A french fry is much easier to eat than a lobster, and for many other foods it is simply a fact that some are easier to eat than others. Some, like the aforementioned lobster, are simply difficult to get into. Others are difficult to maneuver into your mouth gracefully (giant burritos, salads with huge lettuce leaves ) and still others are messy to the point where many diners simply avoid them (ribs) unless they have a very high comfort level with their dining partners.

Chow took on the task of identifying some of these foods are offering readers some tips on how to eat them without the food getting the upper hand. Their suggestions include angling tacos over a plate and pinching the edges of the tortilla together to prevent/direct drips, aiming to eat sushi in two neat bites, spear peas with a fork instead of scooping them and deboning a fish using a banana leaf (or a fork).

I would also suggest a few more food-fighting tips to get your through dinner. First, keep a napkin handy to deal with messes and try to eat sloppy foods either very slowly or very fast to minimize the chances of contact with clothing. When possible, cut your food into bite-sized pieces, even if you think that the piece on your plate will probably fit into your mouth. Finally, try to get you dinner companion to order the same type of food that you did, so that in the event you get messy or eat awkwardly, you won't be the only one.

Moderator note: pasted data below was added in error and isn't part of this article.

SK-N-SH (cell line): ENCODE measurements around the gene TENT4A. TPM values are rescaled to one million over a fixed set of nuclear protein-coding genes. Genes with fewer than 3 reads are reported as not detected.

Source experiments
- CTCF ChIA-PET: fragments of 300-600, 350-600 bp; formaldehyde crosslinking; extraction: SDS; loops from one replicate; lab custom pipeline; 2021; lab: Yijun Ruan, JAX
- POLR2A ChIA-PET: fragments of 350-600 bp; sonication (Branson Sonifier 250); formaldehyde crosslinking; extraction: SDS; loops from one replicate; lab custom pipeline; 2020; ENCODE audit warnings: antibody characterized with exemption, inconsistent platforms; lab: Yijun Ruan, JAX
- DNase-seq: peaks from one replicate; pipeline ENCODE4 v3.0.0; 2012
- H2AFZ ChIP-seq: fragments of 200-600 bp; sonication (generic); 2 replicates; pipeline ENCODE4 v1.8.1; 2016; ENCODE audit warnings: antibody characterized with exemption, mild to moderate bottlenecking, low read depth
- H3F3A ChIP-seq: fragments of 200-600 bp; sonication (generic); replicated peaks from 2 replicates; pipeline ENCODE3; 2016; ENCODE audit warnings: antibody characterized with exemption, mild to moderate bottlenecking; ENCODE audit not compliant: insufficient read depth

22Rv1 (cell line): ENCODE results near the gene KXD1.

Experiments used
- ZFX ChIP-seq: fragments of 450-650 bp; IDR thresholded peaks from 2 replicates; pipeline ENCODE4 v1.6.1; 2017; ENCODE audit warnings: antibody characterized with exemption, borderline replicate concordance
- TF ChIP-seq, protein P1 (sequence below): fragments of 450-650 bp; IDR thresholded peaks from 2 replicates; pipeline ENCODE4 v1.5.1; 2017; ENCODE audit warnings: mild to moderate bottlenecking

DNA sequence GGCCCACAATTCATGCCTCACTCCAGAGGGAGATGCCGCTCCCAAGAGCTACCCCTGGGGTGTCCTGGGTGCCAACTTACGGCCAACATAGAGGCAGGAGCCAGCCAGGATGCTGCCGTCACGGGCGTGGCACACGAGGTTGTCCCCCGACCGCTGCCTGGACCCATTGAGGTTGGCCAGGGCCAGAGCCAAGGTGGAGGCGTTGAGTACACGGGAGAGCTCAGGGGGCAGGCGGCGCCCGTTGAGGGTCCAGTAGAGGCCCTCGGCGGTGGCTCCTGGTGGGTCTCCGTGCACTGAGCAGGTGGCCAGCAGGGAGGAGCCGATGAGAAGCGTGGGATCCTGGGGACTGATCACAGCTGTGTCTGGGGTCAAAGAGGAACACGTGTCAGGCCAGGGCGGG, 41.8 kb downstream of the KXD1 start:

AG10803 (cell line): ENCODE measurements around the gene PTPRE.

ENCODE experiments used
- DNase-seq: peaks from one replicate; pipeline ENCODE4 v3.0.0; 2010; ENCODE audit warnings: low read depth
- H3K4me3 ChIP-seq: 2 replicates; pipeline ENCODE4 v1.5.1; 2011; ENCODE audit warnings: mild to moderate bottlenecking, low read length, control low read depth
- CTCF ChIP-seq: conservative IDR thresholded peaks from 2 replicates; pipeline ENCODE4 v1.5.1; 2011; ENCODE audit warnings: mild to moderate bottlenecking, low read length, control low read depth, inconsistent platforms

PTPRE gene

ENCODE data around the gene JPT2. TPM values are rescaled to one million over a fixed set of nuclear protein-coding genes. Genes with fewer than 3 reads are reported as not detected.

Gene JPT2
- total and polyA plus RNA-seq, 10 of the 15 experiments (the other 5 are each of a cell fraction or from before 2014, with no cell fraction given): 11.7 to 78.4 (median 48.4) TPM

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February 27, 2007 12:03 PM

Soda companies improve their images by promoting "sparkling beverages"

Filed under: Business, Trends, Did you know?, Soda

Advertising companies and politicians like to play with semantics for the purpose of changing images. Big soda companies seem to be heavily invested in changing their images this year - with Pepsi completely revamping their packaging and Coke teaming up witt Jay-Z to promote Coke Zero - so it isn't entirely shocking to hear that they no longer want soda to be thought of as "carbonated soft drinks." Instead, they're "sparkling beverages."